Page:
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Weekend Backpacking

weekend backpackingMost of us have jobs that prevent us from just taking off any time we feel like it and staying away as long as we like, but we do have most weekends free from work and available for backpacking if we want them to be. Weekend trips will never allow us to have the same hiking adventures that longer trips provide, but they can nevertheless be quite pleasant and rewarding.

You can try a variety of places, hiking in a different one every weekend. Here in the Pacific NW where I live you could explore a hot springs one weekend, then hike a portion of the PCT, then go to the rain forest or the ocean beach on the Olympic Peninsula, then go to Mount St. Helens, and so on. Or you could pick an area to explore like the Alpine Lakes Wilderness Area and hike a different trail to different lakes every weekend.

Weekend trips are great for lightweight backpacking because we don't have to carry that much food - easily getting by with just three pounds or so. If our base pack weight is light, total pack weight need not be more than about 20 lbs. I find that at about 20 lbs. or maybe as much as 25 lbs. or less is ideal for hiking because with these light loads you can pay attention to the process of hiking and less to the business of having to pack a load. As yet another bonus from carrying light weekend loads you can cover more miles in a day without any more effort.

From mid-Spring through late Summer the days are long enough we can squeeze in a little extra out of our weekend by leaving on Friday evening and coming back Sunday evening. This works best if your trip is planned in advance, and you have your gear packed and ready to go by Friday morning. (Don't forget to pickup a trailhead-parking permit in advance if they are required.) Then when you get off work on Friday afternoon you can drive right to the trailhead. If you grab a quick meal on the way, it will save you from having to pack an extra meal on the trail and save meal preparation time in camp. Depending on how far you have to drive and how long it takes you to get to the trail, you may be able to get in a couple of hours of hiking on Friday evening. This would put you at least three or four miles down the trail. Many trails will have acceptable camping sites within a mile or so of the trailhead. Then you will have two full days for hiking plus the bonus miles you are able to put on Friday evening. This might be just enough to let you do a loop trip instead of just in and out on the same trail.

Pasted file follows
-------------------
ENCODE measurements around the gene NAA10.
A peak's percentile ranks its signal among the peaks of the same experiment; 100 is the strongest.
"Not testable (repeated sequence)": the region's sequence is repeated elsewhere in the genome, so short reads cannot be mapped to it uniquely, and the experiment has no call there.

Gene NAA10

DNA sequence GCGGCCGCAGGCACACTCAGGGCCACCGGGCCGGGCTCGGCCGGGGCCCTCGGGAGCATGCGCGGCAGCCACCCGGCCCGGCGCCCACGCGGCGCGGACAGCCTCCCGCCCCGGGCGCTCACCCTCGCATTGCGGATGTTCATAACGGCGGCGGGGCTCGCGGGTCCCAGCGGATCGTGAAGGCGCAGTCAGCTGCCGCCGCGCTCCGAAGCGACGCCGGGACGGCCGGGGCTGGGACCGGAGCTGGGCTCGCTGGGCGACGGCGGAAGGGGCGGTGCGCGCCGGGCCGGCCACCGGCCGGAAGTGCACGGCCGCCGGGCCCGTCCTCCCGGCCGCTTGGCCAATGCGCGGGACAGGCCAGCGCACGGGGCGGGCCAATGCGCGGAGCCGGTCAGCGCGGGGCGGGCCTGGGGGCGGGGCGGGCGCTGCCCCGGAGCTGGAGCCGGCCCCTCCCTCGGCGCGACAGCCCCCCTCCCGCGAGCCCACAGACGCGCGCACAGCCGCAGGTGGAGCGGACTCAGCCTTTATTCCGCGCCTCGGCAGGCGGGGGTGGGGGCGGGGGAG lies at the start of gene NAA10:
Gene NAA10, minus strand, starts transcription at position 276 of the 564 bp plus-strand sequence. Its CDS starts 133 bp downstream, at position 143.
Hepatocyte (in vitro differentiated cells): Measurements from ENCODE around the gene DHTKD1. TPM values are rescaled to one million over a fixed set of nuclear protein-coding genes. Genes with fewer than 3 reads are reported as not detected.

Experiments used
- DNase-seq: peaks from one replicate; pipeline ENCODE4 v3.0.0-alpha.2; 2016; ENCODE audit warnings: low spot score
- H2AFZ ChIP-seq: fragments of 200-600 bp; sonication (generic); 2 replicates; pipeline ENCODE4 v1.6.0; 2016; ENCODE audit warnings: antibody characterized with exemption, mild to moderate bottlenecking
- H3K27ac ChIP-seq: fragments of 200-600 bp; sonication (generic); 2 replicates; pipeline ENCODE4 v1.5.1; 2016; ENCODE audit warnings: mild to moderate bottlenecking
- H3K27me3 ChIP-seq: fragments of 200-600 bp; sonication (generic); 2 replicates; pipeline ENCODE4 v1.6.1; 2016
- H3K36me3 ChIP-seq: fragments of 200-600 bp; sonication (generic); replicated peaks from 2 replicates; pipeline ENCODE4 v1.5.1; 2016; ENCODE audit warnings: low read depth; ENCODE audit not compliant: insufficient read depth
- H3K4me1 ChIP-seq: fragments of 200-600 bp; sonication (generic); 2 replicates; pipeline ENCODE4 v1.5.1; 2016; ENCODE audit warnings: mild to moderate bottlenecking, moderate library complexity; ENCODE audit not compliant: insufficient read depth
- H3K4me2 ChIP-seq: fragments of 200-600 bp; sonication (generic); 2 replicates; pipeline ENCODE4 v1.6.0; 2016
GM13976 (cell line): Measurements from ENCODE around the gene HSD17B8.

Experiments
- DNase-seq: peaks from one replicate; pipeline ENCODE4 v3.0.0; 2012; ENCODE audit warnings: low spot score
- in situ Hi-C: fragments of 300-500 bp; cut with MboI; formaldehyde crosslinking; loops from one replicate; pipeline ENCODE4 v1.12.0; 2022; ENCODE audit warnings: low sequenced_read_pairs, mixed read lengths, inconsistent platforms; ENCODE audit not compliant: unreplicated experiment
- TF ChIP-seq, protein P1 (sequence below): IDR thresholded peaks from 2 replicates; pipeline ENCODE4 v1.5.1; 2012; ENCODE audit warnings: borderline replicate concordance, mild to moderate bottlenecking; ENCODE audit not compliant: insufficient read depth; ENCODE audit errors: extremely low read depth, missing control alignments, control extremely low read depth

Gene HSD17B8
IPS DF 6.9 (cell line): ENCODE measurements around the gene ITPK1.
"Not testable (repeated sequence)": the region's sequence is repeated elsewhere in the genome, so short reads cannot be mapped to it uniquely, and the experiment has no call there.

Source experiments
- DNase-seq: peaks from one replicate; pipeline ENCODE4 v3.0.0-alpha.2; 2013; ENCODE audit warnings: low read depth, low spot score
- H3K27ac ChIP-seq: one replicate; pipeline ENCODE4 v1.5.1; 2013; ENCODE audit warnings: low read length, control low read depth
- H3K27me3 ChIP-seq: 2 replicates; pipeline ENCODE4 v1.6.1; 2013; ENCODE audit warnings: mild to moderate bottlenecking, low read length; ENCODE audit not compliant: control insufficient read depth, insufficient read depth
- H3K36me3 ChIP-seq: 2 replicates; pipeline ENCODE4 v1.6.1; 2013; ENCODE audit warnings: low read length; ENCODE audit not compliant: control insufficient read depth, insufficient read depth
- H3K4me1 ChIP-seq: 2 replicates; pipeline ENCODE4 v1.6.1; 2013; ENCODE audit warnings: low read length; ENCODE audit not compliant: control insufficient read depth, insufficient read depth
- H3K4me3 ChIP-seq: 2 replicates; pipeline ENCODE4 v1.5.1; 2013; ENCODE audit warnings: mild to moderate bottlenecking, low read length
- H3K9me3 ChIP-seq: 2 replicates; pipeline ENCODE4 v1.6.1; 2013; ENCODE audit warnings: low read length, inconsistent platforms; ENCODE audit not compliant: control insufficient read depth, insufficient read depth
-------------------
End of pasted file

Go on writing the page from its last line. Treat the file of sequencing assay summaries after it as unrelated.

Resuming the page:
If you can't leave on Friday you can still have an excellent overnight hiking experience by leaving on Saturday morning. If you have a ways to drive before your hike starts, you can save even more weight by eating breakfast at home and lunch just before you hit the trail. Now you can get your food down to just two or three meals - Saturday dinner, Sunday breakfast and maybe lunch. This kind of short trip is an excellent time to experiment with stoveless and potless kitchen gear. This will reduce your pack weight even more making your overnight trip feel like you are not carrying much more than you would for a day hike, but with the added bonus of getting to spend a night out.

Weekend trips with their light loads are also great hikes for testing new pieces of gear. Testing around town and in your backyard are a good place to start, but to really test a piece of gear you need to see how it performs when you are out on trail overnight. There are two ways to go. One is to figure that since the trip is short even if your new piece of gear does not perform up to expectations you won't get into trouble because you are headed back home the very next day. The other approach is to carry your standard gear plus the new item to be tested figuring that the extra weight will not have to be carried that far because it is just a short trip.

Never tried tarp camping? On a weekend hike you could carry both a tent and a tarp without feeling too overburdened because you won't be carrying both for that long or far. If the one shelter doesn't work for you, you can always set up the other one. This testing system is also especially good for trying out different pieces of clothes. See how many items you can get by without using comfortably. Then leave the ones you don't use home on the next trip to lighten up your load.

Weekend trips are also good for experimenting with lightweight packs that have no hip belts. At the time I am writing this there are at least three different backpacks commercially available with enough capacity for weekend trips that weigh less than one pound. Weekend trips also are an excellent time to test homemade gear.

Whether you are preparing for a longer hike, or just getting out for an occasional overnighter, take advantage of those weekends to explore and get in touch with nature by taking a backpacking trip. From a hiker's perspective that's what weekends were made for.


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